Changing the world, one story at a time.

    It’s a funny one. Back in November 2019, the TICE team gathered for a trend forecasting meeting which helps shape the annual themes and inspirations behind our workshops. Spoiler alert: one of the trends was all about transparency – the ability for brands and influencers to be completely honest and humanised. It turns out that this trend has never been so poignant during the COVID-19 crisis, particularly in the writing industry. And we are talking all aspects of the writing industry, from bloggers writing about their struggles during lockdown to copywriters being bombarded by companies for a rebranding (whilst they have the time to do so). We even have journalists who are having to adapt as well as thoroughly document the new world we live in.

    This year’s TICE Explore took a strange turn, as most things did. The original intention is for students to experience two full days outside of school, meeting industry professionals and developing skills. Day 1 went as planned. And it was fabulous. Day 2, however, was cancelled due to COVID-19. At TICE, ‘cancel’ is not in our vocabulary, so we decided to develop an online platform for students to complete TICE Explore from the comfort of their homes.

    Here’s what happened on TICE Writing Explore 2020 with 30 students from Churchill Community College and George Stephenson High School.

    Writing in the North

    TICE Explore began with a visit to Northumbria University, followed by an introduction to the brilliant Dr Tony Williams. Tony is an Associate Professor at the University and author of many books of poetry and prose, including Nutcase – which, due to its graphic content, he warned the students against reading – just yet. 

    Students hearing from Dr Tony Williams.

    Tony welcomed us to a teaching room at Northumbria University and shared with us how a working week on a degree course works in terms of the hours of teaching given – and the hours of reading and writing required.

    It was an interesting insight into higher education and to help even further, we heard from Joelle Berwick and Kieran Donkin, third-year students on the BA (Hons) Fashion Communication degree course at Northumbria University. This degree even though not it is not centred around writing includes all forms of communication including creative writing, journalism, blogging, copywriting, marketing and more. This was a perfect introduction to using the English language in a different industry context such as fashion. Katherine (TICE writing mentor) interviewed Joelle and Kieran about life at university – and we heard about the differences between studying at school and university.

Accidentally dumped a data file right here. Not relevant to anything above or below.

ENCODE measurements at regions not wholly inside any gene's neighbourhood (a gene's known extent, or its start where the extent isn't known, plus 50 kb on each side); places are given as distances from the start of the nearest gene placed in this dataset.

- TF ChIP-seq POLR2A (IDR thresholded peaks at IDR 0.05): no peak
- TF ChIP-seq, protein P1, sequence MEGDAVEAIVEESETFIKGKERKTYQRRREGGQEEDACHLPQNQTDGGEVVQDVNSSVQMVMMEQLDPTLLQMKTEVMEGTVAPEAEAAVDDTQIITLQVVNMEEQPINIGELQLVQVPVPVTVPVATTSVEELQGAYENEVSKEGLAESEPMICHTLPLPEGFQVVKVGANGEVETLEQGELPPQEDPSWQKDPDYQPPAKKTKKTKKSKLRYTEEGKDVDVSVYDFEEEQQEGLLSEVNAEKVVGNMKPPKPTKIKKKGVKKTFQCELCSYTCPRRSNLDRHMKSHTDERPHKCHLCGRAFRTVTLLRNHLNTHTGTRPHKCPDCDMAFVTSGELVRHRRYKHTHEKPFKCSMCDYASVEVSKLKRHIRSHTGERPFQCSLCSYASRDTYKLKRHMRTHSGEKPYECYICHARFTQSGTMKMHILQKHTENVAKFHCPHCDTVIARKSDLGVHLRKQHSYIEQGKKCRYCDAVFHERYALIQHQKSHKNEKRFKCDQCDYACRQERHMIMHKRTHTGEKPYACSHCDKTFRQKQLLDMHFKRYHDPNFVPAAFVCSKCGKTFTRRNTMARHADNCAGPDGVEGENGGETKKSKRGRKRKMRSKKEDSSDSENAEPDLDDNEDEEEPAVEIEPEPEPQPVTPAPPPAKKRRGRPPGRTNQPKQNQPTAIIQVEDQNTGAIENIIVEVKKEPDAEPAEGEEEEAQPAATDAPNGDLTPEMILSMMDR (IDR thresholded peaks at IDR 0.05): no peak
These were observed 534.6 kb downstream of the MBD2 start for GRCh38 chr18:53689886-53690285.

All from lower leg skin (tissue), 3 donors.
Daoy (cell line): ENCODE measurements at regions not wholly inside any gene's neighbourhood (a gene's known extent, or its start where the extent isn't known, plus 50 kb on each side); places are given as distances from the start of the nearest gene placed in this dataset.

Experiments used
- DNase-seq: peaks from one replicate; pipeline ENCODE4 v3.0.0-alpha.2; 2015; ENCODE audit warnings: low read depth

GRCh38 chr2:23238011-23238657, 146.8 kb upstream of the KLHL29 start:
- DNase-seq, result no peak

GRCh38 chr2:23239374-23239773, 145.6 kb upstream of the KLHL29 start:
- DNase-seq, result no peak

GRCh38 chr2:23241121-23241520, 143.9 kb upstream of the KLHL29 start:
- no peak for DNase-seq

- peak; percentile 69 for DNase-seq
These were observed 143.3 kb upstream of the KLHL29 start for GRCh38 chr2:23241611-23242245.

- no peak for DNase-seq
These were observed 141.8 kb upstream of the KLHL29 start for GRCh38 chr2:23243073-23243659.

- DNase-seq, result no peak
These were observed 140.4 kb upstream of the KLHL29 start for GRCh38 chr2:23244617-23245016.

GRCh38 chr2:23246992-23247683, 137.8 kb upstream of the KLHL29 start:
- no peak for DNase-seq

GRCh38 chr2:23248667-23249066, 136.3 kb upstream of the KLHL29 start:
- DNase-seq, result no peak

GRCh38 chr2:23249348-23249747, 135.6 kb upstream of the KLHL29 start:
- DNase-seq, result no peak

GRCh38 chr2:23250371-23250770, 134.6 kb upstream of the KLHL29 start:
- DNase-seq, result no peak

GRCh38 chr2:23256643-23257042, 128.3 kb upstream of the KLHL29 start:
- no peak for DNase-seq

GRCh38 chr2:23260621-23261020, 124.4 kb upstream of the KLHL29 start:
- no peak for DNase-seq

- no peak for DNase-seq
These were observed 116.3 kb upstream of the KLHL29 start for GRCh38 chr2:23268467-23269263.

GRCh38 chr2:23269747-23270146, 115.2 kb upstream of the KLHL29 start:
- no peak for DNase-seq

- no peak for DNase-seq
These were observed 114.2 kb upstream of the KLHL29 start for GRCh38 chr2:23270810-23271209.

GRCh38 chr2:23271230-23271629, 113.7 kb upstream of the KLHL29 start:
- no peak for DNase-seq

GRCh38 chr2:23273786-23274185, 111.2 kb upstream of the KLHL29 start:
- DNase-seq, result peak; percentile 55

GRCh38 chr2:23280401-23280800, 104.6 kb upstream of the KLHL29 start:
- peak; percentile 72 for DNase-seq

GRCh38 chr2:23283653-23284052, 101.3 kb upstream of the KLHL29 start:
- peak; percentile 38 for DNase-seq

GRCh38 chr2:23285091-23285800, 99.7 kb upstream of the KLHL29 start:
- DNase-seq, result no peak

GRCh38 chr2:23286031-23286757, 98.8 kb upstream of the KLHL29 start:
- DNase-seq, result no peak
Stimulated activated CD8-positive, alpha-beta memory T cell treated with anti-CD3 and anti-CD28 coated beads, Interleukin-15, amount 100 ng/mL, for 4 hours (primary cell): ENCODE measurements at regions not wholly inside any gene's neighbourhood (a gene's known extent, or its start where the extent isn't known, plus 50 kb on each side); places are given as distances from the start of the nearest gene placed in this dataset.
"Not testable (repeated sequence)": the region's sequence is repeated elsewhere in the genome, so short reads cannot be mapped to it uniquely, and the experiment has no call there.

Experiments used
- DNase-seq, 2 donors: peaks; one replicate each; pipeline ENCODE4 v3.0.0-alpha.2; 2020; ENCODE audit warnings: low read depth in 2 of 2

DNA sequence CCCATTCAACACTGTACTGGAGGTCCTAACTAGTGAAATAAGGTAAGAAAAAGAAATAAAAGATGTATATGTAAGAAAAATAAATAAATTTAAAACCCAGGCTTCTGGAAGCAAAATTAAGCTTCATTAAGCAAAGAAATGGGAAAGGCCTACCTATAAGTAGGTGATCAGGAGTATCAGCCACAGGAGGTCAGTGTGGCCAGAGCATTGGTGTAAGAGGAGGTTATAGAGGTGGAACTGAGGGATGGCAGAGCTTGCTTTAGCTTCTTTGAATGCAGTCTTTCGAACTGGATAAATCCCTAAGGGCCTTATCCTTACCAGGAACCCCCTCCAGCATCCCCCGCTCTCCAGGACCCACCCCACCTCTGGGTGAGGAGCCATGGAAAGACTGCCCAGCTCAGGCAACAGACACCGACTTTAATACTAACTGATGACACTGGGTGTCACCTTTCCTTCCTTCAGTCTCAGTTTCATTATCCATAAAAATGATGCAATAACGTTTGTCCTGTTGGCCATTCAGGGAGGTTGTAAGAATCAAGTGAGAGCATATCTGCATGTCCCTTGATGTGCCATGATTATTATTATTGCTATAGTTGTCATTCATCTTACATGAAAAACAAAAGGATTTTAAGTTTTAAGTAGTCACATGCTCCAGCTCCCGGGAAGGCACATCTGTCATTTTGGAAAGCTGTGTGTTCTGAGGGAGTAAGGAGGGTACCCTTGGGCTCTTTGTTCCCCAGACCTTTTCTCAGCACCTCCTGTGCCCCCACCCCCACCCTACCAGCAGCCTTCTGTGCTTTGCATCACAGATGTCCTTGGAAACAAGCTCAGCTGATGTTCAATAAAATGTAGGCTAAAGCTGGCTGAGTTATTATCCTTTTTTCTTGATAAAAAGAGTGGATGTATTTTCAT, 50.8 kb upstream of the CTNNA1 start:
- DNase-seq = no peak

Katherine joined by Joelle and Kieran, students on the BA (Hons) Fashion Communication degree

    Joelle said, “You have to get on with things on your own a lot more – which means you learn to ask for help when you need it.” Kieran added that throwing ideas around with his fellow students had made all the difference to his work – including a last-minute change to his final major project at the 11th hour to something new that he felt driven to create. 

    Tony then gave us a tour of the English department at Northumbria and showed us to the library, where we found a space to break for lunch and to reflect on what we’d learned.

    Dr Tony Williams taking the students on a tour around the university

    After lunch, it was time to head south and meet the fantastic tour guides at the Literary and Philosophical Society near Central Station. The weather was kind to us as we made our way through town and we arrived to a warm welcome and a guided tour of both the beautiful historic library and the book-binding studios, with its piles of vellum and ornate stamps. It was a beautiful, aesthetically pleasing end to the day.

    The Lit and Phil, Newcastle Upon Tyne

    Writing with Soul

    As we are all aware, COVID-19 had put the world on pause and as a result, we were unable to move forward with Day 2 of TICE Explore. But in true TICE style, we decided to adapt and get creative with our online delivery, ‘TICEolated’. First of all, Katherine logged into Zoom (what seems to have become the lockdown trend) to chat those working in the industry this included: